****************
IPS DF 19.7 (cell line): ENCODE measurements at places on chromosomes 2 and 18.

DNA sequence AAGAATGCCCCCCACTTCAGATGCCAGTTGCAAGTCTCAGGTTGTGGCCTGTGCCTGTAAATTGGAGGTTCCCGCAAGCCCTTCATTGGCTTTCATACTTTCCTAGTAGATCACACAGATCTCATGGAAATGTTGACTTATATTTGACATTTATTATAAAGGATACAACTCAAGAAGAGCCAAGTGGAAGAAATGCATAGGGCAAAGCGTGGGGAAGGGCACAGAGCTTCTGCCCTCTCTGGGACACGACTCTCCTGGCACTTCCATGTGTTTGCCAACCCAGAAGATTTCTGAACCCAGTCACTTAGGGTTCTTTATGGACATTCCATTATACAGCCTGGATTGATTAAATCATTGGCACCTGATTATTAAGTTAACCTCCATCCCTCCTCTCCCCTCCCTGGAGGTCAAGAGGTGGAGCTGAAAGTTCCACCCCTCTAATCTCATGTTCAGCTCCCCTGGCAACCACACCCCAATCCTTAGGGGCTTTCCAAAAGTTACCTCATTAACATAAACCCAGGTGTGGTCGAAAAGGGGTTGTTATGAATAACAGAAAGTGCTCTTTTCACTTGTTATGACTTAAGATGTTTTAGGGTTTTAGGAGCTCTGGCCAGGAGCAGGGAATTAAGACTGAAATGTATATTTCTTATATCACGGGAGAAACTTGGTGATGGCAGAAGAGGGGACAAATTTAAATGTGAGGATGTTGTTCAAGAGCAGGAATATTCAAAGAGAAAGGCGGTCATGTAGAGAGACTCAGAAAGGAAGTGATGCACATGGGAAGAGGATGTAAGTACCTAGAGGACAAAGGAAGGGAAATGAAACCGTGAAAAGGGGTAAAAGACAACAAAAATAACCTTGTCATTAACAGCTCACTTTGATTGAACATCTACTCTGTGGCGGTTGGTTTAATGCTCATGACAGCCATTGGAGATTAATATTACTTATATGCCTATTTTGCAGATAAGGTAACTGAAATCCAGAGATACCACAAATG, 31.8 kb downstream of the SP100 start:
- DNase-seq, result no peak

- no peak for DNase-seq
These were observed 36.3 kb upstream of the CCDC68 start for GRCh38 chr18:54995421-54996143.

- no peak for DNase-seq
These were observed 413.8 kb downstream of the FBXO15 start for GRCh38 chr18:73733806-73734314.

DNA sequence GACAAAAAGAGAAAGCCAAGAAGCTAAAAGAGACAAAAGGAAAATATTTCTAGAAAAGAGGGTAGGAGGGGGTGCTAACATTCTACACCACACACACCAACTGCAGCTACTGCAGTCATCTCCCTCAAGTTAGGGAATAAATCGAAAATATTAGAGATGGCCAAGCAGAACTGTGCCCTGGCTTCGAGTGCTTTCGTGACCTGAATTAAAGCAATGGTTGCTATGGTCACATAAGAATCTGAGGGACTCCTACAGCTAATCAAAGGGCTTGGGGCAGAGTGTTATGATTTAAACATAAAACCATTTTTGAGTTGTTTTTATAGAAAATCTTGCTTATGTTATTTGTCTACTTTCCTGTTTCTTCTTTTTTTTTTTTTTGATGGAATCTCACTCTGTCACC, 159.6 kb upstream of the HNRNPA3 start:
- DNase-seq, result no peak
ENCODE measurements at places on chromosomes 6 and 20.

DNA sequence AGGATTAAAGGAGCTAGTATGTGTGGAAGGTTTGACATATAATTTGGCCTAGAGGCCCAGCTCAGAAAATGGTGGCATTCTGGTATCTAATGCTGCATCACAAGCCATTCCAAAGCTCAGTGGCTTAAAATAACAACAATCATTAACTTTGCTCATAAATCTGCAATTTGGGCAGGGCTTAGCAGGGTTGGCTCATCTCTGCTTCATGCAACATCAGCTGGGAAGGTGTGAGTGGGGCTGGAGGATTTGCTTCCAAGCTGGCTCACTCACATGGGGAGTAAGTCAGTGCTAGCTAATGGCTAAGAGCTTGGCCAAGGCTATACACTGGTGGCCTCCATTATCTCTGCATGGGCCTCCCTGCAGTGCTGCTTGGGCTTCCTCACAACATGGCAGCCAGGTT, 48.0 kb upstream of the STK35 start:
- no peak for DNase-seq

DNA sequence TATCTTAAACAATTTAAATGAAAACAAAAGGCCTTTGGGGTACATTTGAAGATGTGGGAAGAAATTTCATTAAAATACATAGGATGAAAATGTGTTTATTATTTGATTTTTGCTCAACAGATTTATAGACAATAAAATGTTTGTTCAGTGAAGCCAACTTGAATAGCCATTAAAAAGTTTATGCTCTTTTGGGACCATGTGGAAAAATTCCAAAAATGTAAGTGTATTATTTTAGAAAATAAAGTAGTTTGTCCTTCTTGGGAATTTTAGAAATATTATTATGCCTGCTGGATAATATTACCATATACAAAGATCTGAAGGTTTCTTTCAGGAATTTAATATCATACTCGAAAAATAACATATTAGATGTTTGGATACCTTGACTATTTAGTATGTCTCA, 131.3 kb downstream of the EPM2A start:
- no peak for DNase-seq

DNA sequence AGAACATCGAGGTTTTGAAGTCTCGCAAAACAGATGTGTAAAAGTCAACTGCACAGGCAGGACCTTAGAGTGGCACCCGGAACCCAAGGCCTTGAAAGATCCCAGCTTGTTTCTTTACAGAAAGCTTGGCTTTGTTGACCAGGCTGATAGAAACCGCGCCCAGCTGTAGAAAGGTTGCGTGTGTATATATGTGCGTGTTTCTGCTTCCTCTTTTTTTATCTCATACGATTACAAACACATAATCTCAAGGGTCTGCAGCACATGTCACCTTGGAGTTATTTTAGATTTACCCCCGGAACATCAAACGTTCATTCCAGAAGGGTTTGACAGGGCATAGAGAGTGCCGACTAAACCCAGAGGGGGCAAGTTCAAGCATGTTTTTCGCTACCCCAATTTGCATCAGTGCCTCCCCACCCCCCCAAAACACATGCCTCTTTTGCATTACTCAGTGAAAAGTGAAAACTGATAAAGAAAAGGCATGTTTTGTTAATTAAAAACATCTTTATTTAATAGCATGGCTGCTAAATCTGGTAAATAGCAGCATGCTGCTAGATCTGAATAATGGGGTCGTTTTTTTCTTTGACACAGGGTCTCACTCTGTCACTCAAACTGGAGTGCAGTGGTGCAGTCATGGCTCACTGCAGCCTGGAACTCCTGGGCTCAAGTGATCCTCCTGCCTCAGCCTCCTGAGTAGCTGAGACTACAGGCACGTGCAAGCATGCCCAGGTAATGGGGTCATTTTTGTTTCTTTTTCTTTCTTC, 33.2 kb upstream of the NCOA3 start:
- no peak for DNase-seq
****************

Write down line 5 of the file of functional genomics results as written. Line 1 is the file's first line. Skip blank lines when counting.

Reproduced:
These were observed 36.3 kb upstream of the CCDC68 start for GRCh38 chr18:54995421-54996143.